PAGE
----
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The little Ovation I just opened up had over 10k on it and it looks PERFECT!
I already ordered over size pistons and complete gasket set with seals
Get this total with shipping is under $150 bucks!
 

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1995 Polaris XLT Touring
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Discussion Starter #64
Flywheel puller was delivered to my mailbox this morning so I'll have that apart and hopefully engine pulled out and apart this weekend. I see it's important to mark the stator and crank case so it all goes back in correctly for timing?

I'll take some pics and vids of the crank once I get it out. Check for any play or roughness in the bearings and crank/rods themselves.
 

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Rotating the stator on the crank is how the timing is set, so you will want to scribe a line from the stator to the case for reference on reassembly. Some engines already have a mark, some don't. So it's a step to go through. If there is one, no issue. If there isn't, then you make one.
 

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Discussion Starter #66 (Edited)
66194


Yep might need those stronger bolts... But also concerned that the main puller bolt started wearing too. Might just pick up a flat one to press on the whole crank end instead of the way this one is shaped.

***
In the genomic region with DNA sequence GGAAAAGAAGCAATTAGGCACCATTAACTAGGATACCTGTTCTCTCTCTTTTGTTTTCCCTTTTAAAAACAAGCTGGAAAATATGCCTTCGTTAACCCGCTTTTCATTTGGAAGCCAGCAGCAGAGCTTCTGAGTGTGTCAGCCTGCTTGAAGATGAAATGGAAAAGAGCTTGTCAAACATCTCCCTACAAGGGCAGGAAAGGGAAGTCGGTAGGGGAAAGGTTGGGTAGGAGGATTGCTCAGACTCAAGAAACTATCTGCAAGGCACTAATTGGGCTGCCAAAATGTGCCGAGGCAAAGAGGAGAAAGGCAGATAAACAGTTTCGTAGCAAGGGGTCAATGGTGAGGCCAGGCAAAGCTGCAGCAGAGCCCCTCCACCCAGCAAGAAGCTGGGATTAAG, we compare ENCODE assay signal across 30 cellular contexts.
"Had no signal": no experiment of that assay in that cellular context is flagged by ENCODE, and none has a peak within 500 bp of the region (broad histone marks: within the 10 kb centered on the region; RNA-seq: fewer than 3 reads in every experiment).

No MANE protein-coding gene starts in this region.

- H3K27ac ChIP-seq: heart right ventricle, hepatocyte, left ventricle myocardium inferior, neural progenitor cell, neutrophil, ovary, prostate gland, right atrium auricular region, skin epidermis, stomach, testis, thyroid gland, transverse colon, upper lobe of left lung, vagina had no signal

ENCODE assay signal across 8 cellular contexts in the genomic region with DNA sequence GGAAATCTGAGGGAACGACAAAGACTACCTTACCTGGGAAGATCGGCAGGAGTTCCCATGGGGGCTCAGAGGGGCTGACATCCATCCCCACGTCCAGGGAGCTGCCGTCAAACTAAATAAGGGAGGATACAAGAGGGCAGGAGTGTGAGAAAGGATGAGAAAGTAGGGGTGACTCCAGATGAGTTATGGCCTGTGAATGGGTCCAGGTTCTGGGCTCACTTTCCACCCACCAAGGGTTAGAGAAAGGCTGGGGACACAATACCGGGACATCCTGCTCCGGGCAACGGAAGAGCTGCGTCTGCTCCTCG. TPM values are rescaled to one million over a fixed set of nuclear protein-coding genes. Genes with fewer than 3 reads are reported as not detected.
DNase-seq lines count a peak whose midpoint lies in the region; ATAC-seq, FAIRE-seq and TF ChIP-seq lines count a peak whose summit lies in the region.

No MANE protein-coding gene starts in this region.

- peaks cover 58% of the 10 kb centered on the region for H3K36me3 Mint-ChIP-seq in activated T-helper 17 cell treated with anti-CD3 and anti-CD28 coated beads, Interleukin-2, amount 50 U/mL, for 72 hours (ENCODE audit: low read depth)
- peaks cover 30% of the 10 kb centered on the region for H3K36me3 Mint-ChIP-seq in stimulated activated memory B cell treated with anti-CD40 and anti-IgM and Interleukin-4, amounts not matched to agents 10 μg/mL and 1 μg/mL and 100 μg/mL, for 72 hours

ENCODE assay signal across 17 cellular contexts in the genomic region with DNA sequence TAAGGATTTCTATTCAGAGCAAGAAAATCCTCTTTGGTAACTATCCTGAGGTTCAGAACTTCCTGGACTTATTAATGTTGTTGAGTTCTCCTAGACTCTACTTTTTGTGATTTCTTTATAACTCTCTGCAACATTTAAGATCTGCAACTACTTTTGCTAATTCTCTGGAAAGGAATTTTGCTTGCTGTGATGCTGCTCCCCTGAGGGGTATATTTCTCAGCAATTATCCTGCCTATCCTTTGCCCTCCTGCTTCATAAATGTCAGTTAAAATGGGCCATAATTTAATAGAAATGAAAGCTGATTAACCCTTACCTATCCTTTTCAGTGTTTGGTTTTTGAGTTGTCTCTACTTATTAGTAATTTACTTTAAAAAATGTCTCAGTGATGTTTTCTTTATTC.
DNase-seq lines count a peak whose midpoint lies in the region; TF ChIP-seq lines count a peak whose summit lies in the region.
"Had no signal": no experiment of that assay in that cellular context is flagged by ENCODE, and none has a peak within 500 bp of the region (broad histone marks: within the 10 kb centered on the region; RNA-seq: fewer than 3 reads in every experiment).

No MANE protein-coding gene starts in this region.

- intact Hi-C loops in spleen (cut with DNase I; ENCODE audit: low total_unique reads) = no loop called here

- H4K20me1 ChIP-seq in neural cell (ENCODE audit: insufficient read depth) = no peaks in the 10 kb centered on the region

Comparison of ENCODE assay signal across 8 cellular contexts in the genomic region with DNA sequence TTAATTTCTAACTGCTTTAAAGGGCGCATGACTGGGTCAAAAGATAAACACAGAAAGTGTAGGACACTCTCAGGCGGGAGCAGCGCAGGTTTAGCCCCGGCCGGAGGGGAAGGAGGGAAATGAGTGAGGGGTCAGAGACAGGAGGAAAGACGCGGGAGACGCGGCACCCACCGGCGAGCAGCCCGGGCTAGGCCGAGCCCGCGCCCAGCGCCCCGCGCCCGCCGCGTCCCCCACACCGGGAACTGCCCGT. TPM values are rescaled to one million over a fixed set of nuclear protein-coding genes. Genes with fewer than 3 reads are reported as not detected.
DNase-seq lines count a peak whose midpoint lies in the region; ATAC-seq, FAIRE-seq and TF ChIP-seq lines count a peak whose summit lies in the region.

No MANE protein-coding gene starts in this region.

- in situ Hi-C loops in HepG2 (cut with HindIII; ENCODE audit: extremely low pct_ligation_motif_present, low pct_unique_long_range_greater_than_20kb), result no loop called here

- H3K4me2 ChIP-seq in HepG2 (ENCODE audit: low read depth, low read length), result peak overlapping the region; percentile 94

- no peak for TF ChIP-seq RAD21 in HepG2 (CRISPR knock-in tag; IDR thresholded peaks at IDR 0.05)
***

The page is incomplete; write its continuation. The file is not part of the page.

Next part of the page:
It's now soaking in penetrating oil too so hopefully it loosens up a bit for the next attempt. If not might need to go with torch heat. Glad I didn't go with a harmonic balancer puller or that would have been even more destroyed.


Update:
66195


Take two. Better bolts Still not moving, going to let it sit as tight as I could get it for a while to try and see if it will break free on it's own/with some gentle percussive persuasion in the morning.
 

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Discussion Starter #69
Again
A flat piece of steel and NO center bolt is THE best way I have found!
So your method you loosen the nut so that it's just flush with the end of the crank threads, when you tighten the bolts into the flywheel evenly it just presses the center of the plate against the crank and nut and eventually comes lose. If mines on this tight would it not risk stripping the threading in the flywheel? That's the last thing I want to happen.

Where would you get the plate?

And really at this point if my center bolt just keeps deforming as it spins against the crank, if it's in place couldn't I just try evenly tightening the 3 bolts going into the flywheel now? Less likely to get more misshapen if it's not spinning. The new bolts into the flywheel are grade 8's so they're solid.
 

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Basically
Remove the nut and the thick flat washer!
Then just put the nut back on to Protect the threads (Either tool)

I just used the recoil cup as a pattern
(does Not have to be centered and can be used to lock the motor as well)
But use about a 4" sq of 1/2" thick plate
I would lube the flat washer and bolt heads with grease
Get it square straight what ever
Then a 1/6 turn at a time and it will scare you when it pops!
But this gives the center to shaft wide open for a full on TAP
with the full shock to the shaft itself where it may be needed!
 

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Discussion Starter #71